The ocean side of Piper’s Lagoon Park has rocky beach and is the perfect spot to sit if you’re looking for a great view across the Strait of Georgia toward the mainland of British Columbia. The inland side of the main trail at Piper’s Lagoon Park is bordered by Page Lagoon, the name of the lagoon itself. At high tide, this protected lagoon is a great place to view marine life.
At low tide, Page Lagoon becomes somewhat of a mudflat. At the north end of the main trail, you’ll find a protected rocky beach looking toward north Nanaimo. This is a great spot to sit and relax with the protected Pacific Ocean to one side, and the shores of Page Lagoon to the other.
What makes Invermere Beach a great place at low tide?
Invermere Beach is one of the largest sandy beaches in North Nanaimo. At low tide, it’s the perfect place for a long walk.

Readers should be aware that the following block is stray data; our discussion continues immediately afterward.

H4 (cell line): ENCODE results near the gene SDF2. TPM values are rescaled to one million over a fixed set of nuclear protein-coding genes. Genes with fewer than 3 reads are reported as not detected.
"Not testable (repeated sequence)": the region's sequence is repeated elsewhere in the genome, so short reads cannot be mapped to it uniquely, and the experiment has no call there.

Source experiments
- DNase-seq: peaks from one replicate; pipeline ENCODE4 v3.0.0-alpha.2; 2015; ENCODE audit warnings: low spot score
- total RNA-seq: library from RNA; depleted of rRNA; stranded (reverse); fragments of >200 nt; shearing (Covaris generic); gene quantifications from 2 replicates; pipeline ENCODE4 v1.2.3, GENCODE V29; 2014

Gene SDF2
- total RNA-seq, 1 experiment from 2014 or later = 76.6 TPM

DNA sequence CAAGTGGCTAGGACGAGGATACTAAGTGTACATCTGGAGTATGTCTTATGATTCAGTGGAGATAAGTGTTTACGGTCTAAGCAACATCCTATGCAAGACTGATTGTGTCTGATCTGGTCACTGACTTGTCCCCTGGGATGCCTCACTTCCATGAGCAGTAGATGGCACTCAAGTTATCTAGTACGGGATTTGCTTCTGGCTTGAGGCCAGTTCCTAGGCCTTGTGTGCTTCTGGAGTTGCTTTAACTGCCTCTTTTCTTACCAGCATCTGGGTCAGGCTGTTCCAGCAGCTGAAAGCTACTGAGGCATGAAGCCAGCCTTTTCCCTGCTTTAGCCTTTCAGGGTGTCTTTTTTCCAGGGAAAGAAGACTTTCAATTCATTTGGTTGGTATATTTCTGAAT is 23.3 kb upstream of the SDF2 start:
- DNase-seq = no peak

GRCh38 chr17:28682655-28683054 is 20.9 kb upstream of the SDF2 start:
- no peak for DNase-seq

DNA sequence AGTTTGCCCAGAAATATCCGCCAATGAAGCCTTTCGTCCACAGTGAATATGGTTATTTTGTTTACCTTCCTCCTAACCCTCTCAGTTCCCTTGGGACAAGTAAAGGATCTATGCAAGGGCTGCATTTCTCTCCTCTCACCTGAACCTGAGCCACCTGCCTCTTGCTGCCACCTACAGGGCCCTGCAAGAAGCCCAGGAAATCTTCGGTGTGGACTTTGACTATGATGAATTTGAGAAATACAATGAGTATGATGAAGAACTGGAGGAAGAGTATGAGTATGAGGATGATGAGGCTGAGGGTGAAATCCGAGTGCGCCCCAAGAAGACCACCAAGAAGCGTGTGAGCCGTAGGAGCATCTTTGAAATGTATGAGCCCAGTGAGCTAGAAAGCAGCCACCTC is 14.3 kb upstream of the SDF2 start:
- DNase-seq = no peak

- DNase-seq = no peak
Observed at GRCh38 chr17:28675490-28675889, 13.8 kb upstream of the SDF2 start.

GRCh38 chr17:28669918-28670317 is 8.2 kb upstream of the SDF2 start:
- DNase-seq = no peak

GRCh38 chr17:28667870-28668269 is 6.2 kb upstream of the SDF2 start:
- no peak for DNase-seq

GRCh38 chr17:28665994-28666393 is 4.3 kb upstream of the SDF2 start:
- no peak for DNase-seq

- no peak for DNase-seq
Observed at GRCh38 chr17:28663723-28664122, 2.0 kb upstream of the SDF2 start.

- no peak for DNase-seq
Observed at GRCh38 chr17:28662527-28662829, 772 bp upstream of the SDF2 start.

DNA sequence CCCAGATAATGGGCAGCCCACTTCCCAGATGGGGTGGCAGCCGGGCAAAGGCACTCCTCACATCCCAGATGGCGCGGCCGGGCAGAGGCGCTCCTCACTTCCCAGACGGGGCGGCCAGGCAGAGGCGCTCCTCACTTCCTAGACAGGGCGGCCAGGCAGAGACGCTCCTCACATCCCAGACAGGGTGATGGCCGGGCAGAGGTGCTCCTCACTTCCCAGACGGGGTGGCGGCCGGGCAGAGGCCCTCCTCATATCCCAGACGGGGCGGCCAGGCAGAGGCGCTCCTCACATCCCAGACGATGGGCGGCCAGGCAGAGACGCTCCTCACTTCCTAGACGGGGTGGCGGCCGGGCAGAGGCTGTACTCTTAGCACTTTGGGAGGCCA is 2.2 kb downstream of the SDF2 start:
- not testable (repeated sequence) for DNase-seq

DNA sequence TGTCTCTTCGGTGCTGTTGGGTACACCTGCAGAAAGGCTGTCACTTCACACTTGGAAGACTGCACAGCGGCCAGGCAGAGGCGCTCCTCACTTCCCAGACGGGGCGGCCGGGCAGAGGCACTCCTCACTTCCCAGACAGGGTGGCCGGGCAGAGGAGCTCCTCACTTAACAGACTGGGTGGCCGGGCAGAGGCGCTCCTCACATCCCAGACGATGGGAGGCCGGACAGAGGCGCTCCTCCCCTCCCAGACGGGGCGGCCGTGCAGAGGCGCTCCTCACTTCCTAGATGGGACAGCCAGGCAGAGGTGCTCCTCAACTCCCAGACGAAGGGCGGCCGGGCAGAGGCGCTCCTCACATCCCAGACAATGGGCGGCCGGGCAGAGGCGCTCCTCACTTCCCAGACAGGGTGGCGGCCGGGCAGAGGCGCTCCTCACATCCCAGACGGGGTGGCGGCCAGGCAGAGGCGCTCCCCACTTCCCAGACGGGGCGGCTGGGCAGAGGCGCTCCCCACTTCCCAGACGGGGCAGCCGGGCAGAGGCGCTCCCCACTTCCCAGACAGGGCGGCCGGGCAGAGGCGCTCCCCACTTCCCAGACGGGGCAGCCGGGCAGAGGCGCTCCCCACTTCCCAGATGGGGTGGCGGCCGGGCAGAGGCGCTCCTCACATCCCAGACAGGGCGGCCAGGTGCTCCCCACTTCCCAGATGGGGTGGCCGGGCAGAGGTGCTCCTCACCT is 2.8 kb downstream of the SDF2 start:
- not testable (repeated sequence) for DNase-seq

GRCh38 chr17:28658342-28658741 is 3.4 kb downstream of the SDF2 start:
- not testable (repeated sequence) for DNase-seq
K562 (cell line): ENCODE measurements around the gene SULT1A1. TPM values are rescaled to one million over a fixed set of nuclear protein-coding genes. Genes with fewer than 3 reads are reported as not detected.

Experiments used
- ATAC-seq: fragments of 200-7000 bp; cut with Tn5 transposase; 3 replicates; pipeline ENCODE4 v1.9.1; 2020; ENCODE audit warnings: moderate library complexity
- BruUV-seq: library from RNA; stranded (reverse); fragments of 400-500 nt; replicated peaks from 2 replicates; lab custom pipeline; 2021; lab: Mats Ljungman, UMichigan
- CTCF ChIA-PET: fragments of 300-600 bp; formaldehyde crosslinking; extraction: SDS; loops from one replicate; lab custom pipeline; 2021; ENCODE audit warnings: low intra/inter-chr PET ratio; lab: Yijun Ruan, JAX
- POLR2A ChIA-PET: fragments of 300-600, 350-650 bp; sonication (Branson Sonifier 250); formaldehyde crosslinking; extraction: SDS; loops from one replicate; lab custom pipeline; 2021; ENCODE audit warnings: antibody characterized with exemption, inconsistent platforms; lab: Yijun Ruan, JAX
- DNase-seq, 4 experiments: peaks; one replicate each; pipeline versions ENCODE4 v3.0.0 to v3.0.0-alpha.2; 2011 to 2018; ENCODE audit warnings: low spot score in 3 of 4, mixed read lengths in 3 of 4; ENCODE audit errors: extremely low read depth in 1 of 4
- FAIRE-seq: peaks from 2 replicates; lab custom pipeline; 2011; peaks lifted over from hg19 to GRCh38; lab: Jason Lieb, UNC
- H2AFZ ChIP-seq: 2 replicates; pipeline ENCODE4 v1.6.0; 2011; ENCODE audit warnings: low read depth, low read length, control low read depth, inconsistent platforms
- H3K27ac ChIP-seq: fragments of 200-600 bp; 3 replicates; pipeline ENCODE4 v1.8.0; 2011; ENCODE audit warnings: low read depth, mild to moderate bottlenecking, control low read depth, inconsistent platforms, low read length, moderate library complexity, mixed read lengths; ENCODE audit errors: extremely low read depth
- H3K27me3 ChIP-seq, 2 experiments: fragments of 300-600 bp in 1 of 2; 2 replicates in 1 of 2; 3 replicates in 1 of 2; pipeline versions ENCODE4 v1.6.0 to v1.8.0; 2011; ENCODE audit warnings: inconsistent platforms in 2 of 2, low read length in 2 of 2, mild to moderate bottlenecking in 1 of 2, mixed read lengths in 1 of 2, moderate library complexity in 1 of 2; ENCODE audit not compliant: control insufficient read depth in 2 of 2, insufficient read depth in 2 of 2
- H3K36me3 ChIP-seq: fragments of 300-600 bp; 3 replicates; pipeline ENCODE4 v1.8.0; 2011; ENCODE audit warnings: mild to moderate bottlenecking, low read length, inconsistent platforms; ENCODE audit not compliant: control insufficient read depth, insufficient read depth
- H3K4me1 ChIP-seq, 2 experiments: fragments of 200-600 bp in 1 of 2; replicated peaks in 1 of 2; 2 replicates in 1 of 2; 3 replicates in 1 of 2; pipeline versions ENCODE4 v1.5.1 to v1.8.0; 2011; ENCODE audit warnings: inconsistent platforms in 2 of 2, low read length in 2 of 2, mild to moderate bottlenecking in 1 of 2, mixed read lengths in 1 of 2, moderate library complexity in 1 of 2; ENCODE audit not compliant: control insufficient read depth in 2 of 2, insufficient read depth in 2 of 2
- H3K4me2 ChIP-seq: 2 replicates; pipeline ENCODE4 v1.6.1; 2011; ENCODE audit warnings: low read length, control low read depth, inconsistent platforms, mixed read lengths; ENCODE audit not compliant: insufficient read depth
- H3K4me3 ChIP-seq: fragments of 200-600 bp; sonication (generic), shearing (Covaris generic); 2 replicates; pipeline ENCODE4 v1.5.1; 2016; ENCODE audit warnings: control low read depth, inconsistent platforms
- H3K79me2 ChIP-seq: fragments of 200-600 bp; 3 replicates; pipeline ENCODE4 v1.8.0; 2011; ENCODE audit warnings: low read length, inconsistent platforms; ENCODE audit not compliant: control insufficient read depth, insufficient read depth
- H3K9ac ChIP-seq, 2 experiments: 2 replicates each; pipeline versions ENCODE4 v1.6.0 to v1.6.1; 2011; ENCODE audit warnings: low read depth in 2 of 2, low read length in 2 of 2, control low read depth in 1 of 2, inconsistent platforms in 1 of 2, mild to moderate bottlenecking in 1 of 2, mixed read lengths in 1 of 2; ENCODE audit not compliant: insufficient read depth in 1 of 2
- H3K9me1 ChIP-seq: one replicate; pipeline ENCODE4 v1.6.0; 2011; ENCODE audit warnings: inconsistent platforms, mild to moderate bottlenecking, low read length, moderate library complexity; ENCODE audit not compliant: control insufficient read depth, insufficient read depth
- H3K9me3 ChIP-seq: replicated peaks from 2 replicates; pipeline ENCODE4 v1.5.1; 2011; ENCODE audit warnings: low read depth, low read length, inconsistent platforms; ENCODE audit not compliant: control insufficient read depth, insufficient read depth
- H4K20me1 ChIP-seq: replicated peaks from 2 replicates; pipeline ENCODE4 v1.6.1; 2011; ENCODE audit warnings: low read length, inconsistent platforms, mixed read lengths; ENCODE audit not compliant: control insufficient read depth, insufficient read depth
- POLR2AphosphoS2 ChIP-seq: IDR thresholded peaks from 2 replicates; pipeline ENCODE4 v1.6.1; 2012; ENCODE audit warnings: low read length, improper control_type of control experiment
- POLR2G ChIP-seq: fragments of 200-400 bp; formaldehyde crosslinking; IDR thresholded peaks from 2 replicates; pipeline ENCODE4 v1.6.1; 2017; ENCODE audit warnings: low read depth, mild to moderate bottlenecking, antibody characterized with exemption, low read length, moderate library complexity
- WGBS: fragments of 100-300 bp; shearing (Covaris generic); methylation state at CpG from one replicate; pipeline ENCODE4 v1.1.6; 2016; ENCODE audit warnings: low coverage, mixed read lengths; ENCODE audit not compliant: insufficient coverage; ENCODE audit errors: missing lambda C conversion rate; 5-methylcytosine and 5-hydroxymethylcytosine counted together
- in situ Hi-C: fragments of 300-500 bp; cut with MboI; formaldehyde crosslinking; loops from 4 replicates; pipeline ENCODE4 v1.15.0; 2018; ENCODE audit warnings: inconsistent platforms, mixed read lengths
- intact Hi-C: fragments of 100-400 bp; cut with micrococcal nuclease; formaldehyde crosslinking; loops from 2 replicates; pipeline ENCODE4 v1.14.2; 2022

For easy access to Invermere Beach, drive to the end of Invermere Road in North Nanaimo. You won’t be disappointed by what this beautiful sandy beach has to offer at low tide. It’s the perfect place for young children to run around in warm shallow waters. Invermere Beach is also popular with dog walkers, as it’s considered an off-leash area.
This beach has easy access with a small parking lot, from which it’s a short walk down to Invermere Beach. At low tide, the warm sandy waters of Invermere Beach are not unlike what you’ll find beyond North Nanaimo, at Parksville Beach.
What makes Blueback Beach a great place at low tide?
Another of the largest sandy beaches in North Nanaimo, Blueback Beach is a great spot for a long beach walk, or to enjoy warm shallow waters at low tide.
To access this great spot in North Nanaimo, head to the end of Blueback Road. Access to the sandy beaches requires navigating some steep terrain, but it’s well worth the descent. Here you’ll enjoy a great view of North Nanaimo and across the Strait of Georgia to the mainland of British Columbia.